It is located near Main Street Unionville. The current station was built in 1991 to replace the old Unionville Station; the newer station was renovated and re-opened in April 2005 and accessed by a service road from Kennedy Road north of Highway 407. Unionville Station is served by York Region's Viva bus rapid transit system. Bus service began with buses stopping near Kennedy Road at the railway station. Unionville Station is the eastern terminus of peak services on the Viva Pink services to Richmond Hill Centre and Finch station; because the nearby Enterprise Drive was not finished when Viva services in the area began, this station served as a temporary Vivastation for the Viva Purple line until November 19, 2005, with both Viva Purple and Viva Green buses having to go on a detour on Highway 407 nearby. Viva Pink services were added on January 2, 2006. Viva Green and Viva Purple serve the Enterprise vivastation nearby. 52 407 East 54 407 East 71 Stouffville 8 Kennedy 42 Berczy 202 Unionville GO Shuttle 204 Berczy GO Shuttle Viva Pink Viva Green Viva Purple Media related to Unionville GO Station at Wikimedia Commons GO Transit station page for Unionville GO Station

List of ICD-9 codes 680–709: diseases of the skin and subcutaneous tissue

This is a shortened version of the twelfth chapter of the ICD-9: Diseases of the Skin and Subcutaneous Tissue. It covers ICD codes 680 to 709; the full chapter can be found on pages 379 to 393 of Volume 1, which contains all categories of the ICD-9. Volume 2 is an alphabetical index of Volume 1. Both volumes can be downloaded for free from the website of the World Health Organization. 680 Carbuncle and furuncle 680.0 Boil, face 680.1 Boil, neck 680.2 Boil, trunk 680.5 Boil, buttock 681 Cellulitis and abscess of finger and toe 681.0 Cellulitis and abscess of finger 681.01 Felon 681.02 Paronychia, finger 681.1 Cellulitis and abscess of toe 681.11 Paronychia, toe 681.9 Cellulitis/abscess, unspec. Digit 682 Other cellulitis and abscess 682.0 Cellulitis/abscess, face 682.1 Cellulitis/abscess, neck 682.2 Cellulitis/abscess, trunk 682.3 Cellulitis/abscess, upper arm 682.4 Cellulitis/abscess, hand 682.5 Cellulitis/abscess, buttock 682.6 Cellulitis/abscess, leg 682.7 Cellulitis/abscess, foot 682.9 Cellulitis/abscess, unspec.

683 Lymphadenitis, acute 684 Impetigo 685 Pilonidal cyst 685.0 Pilonidal cyst w/ abscess 685.1 Pilonidal cyst, unspec. 686 Other local infections of skin and subcutaneous tissue 686.0 Pyoderma 686.1 Pyogenic granuloma of skin and subcutaneous tissue 690 Erythematosquamous dermatosis 690.1 Seborrheic dermatitis NOS 690.11 Cradle cap 690.18 Dandruff 691 Atopic dermatitis and related conditions 691.0 Diaper rash 691.8 Eczema, atopic dermatitis 692 Contact dermatitis and other eczema 692.0 Contact dermatitis and other eczema due to detergents 692.1 Contact dermatitis and other eczema due to oils and greases 692.2 Contact dermatitis and other eczema due to solvents 692.3 Contact dermatitis and other eczema due to drugs and medicines in contact with skin 692.4 Contact dermatitis and other eczema due to other chemical products 692.5 Contact dermatitis and other eczema due to food in contact with skin 692.6 Contact dermatitis, due to plants 692.7 Contact dermatitis and other eczema due to solar radiation 692.71 Sunburn 692.72 Solar radiation dermatitis 692.75 Disseminated actinic porokeratosis 692.8 Contact dermatitis and other eczema due to other specified agents 692.81 Dermatitis, due to cosmetics 692.83 Dermatitis, due to metals 692.9 Contact dermatitis NOS 693 Dermatitis due to substances taken internally 693.0 Dermatitis due to drugs and medicines taken internally 693.1 Dermatitis due to food taken internally 694 Bullous dermatoses 694.0 Dermatitis herpetiformis 694.1 Subcorneal pustular dermatosis 694.2 Juvenile dermatitis herpetiformis 694.3 Impetigo herpetiformis 694.4 Pemphigus 694.5 Pemphigoid 694.6 Benign mucous membrane pemphigoid 694.8 Other specified bullous dermatoses 694.9 Unspecified bullous dermatoses 695 Erythematous conditions 695.1 Erythema multiforme 695.10 Erythema multiforme, unspecified 695.11 Erythema multiforme minor 695.12 Erythema multiforme major 695.13 Stevens–Johnson syndrome 695.14 Stevens–Johnson syndrome – toxic epidermal necrolysis overlap syndrome 695.15 Toxic epidermal necrolysis 695.19 Other erythema multiforme 695.2 Erythema nodosum 695.3 Rosacea 695.4 Lupus erythematosus 696 Psoriasis and similar disorders 696.0 Psoriatic arthropathy 696.1 Other psoriasis and similar disorders 696.2 Parapsoriasis 696.3 Pityriasis rosea 696.4 Pityriasis rubra pilaris 696.5 Other and unspecified pityriasis 696.8 Other psoriasis and similar disorders 697 Lichen 697.0 Lichen planus 697.1 Lichen nitidus 697.8 Other lichen not elsewhere classified 697.9 Lichen unspecified 698 Pruritus and related conditions 698.0 Pruritus ani 698.1 Pruritus of genital organs 698.2 Prurigo 698.3 Lichenification and lichen simplex chronicus 698.4 Dermatitis factitia 698.9 Pruritus NOS 700 Corns and callosities 701 Other hypertrophic and atrophic conditions of skin 701.0 Circumscribed scleroderma 701.1 Keratoderma acquired 701.2 Acquired acanthosis nigricans 701.3 Striae atrophicae 701.4 Keloid scar 701.5 Other abnormal granulation tissue 702 Other dermatoses 702.0 Actinic keratosis 702.1 Seborrheic keratosis 703 Diseases of nail 703.0 Ingrown nail 704 Diseases of hair and hair follicles 704.0 Alopecia, unspec.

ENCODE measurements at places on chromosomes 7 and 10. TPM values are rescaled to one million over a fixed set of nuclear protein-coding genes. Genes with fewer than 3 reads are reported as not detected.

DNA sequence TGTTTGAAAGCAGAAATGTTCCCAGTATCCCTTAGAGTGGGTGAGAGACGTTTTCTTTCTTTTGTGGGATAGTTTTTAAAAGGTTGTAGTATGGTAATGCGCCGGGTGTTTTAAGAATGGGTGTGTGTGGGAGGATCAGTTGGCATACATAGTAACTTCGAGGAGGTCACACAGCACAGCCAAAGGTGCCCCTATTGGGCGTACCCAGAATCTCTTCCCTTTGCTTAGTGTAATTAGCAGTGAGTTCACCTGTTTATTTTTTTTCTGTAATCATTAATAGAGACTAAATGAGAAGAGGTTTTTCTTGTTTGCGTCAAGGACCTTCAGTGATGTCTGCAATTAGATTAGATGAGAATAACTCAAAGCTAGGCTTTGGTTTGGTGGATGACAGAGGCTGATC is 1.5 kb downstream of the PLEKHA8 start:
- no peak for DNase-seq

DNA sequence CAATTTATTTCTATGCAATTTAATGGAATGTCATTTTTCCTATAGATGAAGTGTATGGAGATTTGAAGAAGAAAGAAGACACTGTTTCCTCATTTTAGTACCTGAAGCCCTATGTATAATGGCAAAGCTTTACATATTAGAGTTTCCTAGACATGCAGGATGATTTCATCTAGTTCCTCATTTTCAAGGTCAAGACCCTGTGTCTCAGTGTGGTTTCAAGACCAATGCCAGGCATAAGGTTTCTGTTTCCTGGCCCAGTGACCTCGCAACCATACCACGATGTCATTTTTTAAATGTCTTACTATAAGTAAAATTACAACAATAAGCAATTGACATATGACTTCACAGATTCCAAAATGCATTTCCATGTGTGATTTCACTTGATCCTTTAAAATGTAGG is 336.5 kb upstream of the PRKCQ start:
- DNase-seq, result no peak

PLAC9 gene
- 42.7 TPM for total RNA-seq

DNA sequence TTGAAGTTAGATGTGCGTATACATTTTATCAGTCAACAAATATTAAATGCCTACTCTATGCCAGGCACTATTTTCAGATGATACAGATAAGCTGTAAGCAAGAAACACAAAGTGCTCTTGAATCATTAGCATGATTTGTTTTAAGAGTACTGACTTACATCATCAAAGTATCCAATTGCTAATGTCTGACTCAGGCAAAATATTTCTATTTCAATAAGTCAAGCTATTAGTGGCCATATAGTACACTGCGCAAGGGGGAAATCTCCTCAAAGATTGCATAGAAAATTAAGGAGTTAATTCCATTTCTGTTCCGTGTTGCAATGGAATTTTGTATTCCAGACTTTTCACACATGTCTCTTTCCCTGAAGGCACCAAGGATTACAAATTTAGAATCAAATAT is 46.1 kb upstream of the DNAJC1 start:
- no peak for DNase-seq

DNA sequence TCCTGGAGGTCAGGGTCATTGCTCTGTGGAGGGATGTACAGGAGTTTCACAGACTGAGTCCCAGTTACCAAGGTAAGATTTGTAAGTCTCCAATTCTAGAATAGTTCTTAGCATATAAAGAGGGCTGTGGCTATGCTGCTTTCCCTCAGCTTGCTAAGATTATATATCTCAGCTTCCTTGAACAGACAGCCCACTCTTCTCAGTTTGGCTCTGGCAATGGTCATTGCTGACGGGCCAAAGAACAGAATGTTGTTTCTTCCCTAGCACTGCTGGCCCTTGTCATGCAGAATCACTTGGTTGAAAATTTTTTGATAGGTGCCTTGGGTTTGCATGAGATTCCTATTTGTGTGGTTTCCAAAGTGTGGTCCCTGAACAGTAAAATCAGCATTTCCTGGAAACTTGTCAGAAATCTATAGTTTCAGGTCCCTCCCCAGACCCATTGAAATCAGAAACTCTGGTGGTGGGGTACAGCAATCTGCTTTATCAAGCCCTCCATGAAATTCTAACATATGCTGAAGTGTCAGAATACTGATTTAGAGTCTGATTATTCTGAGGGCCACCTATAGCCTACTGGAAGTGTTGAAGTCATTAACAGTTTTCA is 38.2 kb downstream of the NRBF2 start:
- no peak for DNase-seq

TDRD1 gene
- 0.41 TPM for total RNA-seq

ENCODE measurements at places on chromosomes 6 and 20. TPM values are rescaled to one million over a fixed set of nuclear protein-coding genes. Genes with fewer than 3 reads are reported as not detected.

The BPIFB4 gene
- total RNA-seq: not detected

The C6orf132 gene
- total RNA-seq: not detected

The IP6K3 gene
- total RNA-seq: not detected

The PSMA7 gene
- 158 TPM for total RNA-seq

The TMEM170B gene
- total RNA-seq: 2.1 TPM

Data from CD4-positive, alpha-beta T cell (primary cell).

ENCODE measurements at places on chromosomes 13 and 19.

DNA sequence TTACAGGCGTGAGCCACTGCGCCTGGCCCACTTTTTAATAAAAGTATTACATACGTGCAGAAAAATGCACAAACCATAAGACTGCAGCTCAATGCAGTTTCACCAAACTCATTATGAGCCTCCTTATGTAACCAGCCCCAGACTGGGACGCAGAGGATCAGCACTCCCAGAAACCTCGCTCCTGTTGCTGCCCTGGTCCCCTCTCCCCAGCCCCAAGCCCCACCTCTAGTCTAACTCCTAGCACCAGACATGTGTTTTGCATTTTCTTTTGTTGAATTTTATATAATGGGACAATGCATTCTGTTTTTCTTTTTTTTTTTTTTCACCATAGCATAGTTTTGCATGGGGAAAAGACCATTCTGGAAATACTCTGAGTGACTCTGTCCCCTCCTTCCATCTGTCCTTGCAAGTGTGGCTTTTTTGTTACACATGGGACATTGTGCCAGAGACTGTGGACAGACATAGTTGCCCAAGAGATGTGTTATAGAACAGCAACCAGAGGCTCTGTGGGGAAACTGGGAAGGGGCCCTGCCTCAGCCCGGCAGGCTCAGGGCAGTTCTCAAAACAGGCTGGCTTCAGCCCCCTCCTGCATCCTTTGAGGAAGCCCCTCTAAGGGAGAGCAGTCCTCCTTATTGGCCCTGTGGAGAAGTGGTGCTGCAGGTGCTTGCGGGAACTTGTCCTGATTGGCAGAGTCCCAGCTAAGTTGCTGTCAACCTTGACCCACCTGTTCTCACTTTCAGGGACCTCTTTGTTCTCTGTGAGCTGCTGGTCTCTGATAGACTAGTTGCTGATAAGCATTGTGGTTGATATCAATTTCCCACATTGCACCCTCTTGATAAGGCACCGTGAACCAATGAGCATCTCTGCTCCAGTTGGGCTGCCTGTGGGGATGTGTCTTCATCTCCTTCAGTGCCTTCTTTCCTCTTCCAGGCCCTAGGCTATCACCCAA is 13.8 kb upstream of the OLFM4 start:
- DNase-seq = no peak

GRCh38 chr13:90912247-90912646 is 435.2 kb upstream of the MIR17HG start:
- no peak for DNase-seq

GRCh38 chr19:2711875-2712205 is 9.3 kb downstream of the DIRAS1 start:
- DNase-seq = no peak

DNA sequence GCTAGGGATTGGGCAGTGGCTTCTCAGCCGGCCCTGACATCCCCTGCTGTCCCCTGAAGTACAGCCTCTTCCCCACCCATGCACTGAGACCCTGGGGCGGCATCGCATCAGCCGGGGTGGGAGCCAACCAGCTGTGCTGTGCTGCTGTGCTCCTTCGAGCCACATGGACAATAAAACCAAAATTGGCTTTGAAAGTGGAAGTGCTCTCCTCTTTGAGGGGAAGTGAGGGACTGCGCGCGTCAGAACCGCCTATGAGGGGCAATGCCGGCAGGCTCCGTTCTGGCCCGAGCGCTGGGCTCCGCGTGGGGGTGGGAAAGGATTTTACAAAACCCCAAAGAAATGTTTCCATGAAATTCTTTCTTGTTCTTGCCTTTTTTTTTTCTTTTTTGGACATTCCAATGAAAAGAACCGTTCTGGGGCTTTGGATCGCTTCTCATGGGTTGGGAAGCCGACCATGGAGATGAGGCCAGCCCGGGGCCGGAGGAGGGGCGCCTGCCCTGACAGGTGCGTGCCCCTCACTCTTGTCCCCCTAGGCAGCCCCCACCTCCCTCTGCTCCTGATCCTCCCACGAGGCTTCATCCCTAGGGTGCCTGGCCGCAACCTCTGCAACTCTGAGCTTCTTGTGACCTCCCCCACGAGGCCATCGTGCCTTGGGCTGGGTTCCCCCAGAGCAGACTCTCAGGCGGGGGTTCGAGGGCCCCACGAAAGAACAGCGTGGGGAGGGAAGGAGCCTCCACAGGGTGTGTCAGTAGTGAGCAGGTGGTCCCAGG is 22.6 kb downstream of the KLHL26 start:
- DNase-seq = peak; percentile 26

704.1 Hirsutism 705 Disorders of sweat glands 705.1 Prickly heat, heat rash 705.83 Hidradenitis suppurativa 706 Diseases of sebaceous glands 706.0 Acne varioliformis 706.1 Other acne 706.2 Sebaceous cyst 706.3 Seborrhea 706.8 Other specified diseases of sebaceous glands 706.9 Unspecified disease of sebaceous glands 707 Chronic ulcer of skin 707.0 Decubitus ulcer 707.1 Ulcer, unspec. of lower limb 707.9 Ulcer, chronic, unspec. 708 Urticaria 708.0 Urticaria, allergic 708.1 Urticaria, idiopathic 708.3 Urticaria, dermatographic 708.9 Urticaria, unspec. 709 Other disorders of skin and subcutaneous tissue 709.0 Dyschromia 709.01 Vitiligo 709.1 Vascular disorders of skin 709.2 Scar 709.3 Degenerative skin disorders 709.4 Foreign body granuloma of skin and subcutaneous tissue 709.8 Other specified disorders of skin 709.9 Unspecified disorder of skin and subcutaneous tissue